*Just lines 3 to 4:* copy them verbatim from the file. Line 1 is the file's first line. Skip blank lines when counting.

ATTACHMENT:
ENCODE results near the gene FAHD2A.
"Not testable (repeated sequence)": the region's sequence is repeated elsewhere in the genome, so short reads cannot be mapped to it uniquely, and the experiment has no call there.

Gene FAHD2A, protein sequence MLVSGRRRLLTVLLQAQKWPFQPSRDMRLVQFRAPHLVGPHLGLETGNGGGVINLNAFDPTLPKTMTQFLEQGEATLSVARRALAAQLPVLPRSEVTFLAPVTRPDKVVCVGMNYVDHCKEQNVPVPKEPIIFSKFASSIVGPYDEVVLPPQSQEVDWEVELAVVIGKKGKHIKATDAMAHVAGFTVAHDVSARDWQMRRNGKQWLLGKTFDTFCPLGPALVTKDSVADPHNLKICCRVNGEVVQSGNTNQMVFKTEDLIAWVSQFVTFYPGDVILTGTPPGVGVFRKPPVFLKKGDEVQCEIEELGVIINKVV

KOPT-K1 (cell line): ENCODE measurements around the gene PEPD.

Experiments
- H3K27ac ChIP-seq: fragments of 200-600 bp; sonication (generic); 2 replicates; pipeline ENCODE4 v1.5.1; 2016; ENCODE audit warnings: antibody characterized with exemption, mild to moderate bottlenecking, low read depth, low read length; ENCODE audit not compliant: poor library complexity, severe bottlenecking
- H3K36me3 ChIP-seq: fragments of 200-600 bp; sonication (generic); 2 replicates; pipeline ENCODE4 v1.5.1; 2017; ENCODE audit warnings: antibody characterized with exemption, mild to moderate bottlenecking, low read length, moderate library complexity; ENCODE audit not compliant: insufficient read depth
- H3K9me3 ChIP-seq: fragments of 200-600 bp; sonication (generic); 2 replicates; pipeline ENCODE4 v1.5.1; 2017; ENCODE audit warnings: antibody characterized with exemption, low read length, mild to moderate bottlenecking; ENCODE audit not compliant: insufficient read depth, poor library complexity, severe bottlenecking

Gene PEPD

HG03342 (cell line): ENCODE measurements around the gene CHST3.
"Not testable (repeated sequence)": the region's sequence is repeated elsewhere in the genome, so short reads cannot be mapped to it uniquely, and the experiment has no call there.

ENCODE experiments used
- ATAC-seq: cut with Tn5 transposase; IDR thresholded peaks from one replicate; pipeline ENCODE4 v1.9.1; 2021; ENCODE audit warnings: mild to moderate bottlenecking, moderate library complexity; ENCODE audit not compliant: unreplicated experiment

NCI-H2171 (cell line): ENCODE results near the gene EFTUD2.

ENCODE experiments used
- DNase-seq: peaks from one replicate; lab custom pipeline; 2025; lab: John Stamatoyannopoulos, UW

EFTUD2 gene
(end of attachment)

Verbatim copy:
Gene FAHD2A, protein sequence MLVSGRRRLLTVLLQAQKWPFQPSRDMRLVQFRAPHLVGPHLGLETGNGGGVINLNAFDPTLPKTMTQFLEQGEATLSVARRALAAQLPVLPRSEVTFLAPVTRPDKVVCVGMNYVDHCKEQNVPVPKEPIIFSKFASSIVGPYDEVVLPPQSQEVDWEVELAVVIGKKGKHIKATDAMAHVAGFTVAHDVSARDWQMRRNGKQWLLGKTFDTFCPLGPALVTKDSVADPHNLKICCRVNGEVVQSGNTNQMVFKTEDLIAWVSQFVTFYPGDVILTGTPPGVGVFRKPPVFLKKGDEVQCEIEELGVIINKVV

KOPT-K1 (cell line): ENCODE measurements around the gene PEPD.